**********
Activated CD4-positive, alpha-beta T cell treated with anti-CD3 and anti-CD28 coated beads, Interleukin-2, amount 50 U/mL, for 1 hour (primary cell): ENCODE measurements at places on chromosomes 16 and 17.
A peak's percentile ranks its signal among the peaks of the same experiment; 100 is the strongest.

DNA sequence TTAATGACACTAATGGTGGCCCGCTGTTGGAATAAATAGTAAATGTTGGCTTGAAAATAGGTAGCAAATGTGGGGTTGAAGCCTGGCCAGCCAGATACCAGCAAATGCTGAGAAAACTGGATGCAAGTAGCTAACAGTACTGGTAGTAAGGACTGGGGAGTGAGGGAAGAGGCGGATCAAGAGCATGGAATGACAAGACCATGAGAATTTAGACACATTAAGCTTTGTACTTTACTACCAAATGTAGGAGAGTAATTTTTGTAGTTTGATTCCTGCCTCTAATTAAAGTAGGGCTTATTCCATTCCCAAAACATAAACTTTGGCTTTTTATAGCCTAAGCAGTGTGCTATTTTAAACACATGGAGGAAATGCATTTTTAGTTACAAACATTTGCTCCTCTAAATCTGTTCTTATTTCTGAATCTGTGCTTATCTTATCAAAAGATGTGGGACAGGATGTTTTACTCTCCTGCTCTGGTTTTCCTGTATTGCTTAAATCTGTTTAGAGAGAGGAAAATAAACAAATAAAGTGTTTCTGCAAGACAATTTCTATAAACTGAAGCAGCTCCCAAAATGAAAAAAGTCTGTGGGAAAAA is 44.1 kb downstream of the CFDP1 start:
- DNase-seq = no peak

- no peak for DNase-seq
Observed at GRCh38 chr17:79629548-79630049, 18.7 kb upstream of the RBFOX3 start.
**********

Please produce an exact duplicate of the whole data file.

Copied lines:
Activated CD4-positive, alpha-beta T cell treated with anti-CD3 and anti-CD28 coated beads, Interleukin-2, amount 50 U/mL, for 1 hour (primary cell): ENCODE measurements at places on chromosomes 16 and 17.
A peak's percentile ranks its signal among the peaks of the same experiment; 100 is the strongest.

DNA sequence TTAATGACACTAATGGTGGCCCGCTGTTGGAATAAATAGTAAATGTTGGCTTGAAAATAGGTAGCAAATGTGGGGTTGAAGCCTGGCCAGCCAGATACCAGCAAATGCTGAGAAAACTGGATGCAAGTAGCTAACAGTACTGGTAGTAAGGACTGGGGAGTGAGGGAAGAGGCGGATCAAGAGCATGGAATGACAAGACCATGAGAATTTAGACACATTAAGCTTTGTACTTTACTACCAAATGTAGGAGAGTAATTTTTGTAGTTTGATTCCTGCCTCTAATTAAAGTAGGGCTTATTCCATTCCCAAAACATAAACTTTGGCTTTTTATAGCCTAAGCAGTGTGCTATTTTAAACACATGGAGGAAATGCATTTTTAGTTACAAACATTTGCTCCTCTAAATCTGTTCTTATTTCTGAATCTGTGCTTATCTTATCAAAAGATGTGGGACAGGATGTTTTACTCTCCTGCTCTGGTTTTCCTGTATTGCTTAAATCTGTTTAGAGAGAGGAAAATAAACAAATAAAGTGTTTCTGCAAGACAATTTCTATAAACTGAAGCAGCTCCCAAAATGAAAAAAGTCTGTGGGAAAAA is 44.1 kb downstream of the CFDP1 start:
- DNase-seq = no peak

- no peak for DNase-seq
Observed at GRCh38 chr17:79629548-79630049, 18.7 kb upstream of the RBFOX3 start.